“Mandate Trade Union members employed by Arcadia (Topshop, Topman, Burton, Miss Selfridge, Dorothy Perkins, Burton, Outfit, Wallis and Evans) held a socially distanced protest on Kildare Street yesterday (Tuesday, December 22nd) where they handed a letter into the Dail demanding stronger protections for workers losing their jobs due to liquidation scenarios.
“We’ve seen workers in Debenhams, Clerys, the Paris Bakery, La Senza, and many more other companies lose their jobs while their employer abandoned their obligations. The government commissioned its own report on this issue in 2016 (Duffy/Cahill) and for more than four years has refused to implement it.Every day workers are losing their jobs while our government procrastinate and sit on their hands. We need action, and we need it now.” (Mandate, on their website)
The ruthless action of capitalists in sacking workers — often without even paying agreed redundancy pay — to safeguard their rates of profit during the Covid19 crisis is a harbinger for the austerity they will force on working people with the collusion of the government as soon as this pandemic has been quelled.
Few Irish American women have led a more controversial life than Elizabeth Gurley Flynn. A fiery orator with a passionate dedication to social justice, Flynn dedicated her life to the working class. A militant’s militant, Flynn was arrested dozens of times fighting for the causes she espoused and served a prison term for her political beliefs. Flynn became one of the most influential labor organizers of the early 20th century, while also becoming the first female leader of the American Communist Party. Famed international journalist Eugene Lyons praised her intelligence saying she was “the most brilliant woman I had ever met.”
Elizabeth Gurley Flynn, the daughter of Irish immigrants, was born in Concord, New Hampshire on August 7th, 1890. The family moved to New York’s impoverished South Bronx in 1900,where Flynn attended the local public school. She later recalled, “I hated poverty. I was determined to do something about the bad conditions under which our family and all around us suffered.” Influenced by her parents to become a socialist, Flynn was kicked out of high school for giving her first radical speech, What Socialism Will Do for Women , at the Socialist Club of Harlem.
Not yet eighteen years of age, Flynn became a full-time organizer for the radical labor group The Industrial Workers of the World, or as they were more commonly known, the Wobblies. A passionate devotee of free speech, she led the first of three free speech fights in 1909 as an I.W.W organizer and over the course of her life Flynn remained a dedicated advocate for free expression, freedom of the press and assembly, and the right to a fair trial for all labor activists, regardless of their political affiliation. In 1907, Flynn met a much older Minnesota local I.W.W. organizer, J. A. Jones. Flynn later stated in her autobiography, “I fell in love with him and we were married in January 1908. She had two children with Jones, one who died as an infant and her son Fred who was born in 1910. The marriage broke up and Flynn returned to her family.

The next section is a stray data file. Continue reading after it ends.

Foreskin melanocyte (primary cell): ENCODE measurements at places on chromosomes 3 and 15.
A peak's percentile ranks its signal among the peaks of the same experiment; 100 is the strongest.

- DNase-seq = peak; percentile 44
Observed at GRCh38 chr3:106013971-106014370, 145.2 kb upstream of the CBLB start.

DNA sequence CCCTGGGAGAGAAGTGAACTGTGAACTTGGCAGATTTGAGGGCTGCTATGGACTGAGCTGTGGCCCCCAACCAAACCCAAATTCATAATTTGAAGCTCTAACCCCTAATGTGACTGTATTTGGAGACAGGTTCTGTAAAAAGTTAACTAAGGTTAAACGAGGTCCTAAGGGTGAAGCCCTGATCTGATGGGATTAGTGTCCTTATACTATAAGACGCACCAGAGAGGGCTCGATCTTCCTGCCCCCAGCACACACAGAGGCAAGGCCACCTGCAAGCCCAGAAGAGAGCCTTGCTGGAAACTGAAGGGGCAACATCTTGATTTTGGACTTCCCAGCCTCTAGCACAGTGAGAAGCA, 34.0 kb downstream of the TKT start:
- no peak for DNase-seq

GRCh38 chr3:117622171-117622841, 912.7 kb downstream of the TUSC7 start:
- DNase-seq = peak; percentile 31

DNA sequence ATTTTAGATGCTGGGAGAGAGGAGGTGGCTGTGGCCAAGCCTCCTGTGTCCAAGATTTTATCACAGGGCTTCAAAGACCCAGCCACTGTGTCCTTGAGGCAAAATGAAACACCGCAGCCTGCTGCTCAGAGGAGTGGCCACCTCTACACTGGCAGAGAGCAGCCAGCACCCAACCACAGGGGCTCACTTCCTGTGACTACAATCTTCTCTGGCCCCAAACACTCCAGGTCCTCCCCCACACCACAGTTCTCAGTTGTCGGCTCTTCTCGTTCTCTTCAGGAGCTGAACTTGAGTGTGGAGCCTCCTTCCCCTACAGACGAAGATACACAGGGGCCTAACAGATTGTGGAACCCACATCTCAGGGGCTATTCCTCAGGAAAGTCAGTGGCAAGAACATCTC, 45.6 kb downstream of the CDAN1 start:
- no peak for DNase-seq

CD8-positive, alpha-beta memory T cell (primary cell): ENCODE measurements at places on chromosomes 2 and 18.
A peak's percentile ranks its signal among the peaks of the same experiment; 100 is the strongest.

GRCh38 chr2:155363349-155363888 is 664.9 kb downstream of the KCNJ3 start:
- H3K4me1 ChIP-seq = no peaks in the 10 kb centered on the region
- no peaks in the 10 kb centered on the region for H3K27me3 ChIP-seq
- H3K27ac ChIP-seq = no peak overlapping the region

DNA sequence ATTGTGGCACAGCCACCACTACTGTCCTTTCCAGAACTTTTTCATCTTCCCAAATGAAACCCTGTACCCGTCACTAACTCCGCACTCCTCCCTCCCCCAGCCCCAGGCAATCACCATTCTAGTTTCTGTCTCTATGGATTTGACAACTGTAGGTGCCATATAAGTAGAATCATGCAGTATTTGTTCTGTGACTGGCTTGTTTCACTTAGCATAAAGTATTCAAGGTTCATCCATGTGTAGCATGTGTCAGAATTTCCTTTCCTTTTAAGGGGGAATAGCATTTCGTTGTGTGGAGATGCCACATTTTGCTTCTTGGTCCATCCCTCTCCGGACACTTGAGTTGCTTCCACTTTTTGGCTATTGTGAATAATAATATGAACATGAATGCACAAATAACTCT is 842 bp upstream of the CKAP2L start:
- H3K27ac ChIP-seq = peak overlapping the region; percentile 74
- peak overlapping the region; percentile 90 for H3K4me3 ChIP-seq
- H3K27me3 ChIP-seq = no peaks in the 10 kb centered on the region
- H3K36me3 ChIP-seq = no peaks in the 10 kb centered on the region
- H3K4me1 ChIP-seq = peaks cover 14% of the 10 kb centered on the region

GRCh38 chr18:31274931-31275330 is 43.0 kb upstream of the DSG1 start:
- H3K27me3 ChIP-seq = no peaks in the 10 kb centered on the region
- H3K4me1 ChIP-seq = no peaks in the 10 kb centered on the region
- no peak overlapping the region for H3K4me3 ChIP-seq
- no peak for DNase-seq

Her first major involvement in an I.W.W. job action was at the famous Lawrence, Massachusetts Textile Strike of 1912, which began when the American Woolen Company there tried to reduce the wages of its largely immigrant workforce. The workers walked off the job and the I.W.W. formed a strike committee with two representatives from each of the striking nationalities sitting on the committee. The strikers demanded a 15 per cent wage increase, double-time for overtime work and a 55 hour week. Using her powerful oratory, Flynn became one of the leaders of the strike, which became very violent. Reporters from around the country covered the strike and filed stories on the violence and the poverty of the Lawrence workers. Eventually, after management realized that it was losing the publicity battle, they settled with the strikers, giving Flynn and the I.W.W a great victory.
The following year Flynn gained even more fame for her role in the famous Patterson, N.J. Silk strike, which saw three hundred silk mills shut down by thousands of striking workers, many of whom were female. Flynn set up weekly women’s meetings on the issues. Flynn wrote in her autobiography of her experience in Paterson:
“Sunday after Sunday, as the days became pleasanter, we spoke there to enormous crowds of thousands of people — the strikers and their families, workers from other Paterson industries, people from nearby New Jersey cities, delegations from New York of trade unionists, students and others. Visitors came from all over America and from foreign countries. People who saw these Haledon meetings never forgot them.”
Unfortunately for the workers, management was able to drive them back to the mills without achieving their strike demands. Flynn continued to organize restaurant workers, silk weavers, garment workers and miners across America. She was often arrested, but never convicted. She became such a celebrated labor activist that leftist songwriter Joe Hill wrote a 1915 song, reputedly dedicated to Flynn, called The Rebel Girl. A feminist, she began to write articles and make speeches criticizing labor unions as being male dominated and deaf to the needs of female workers.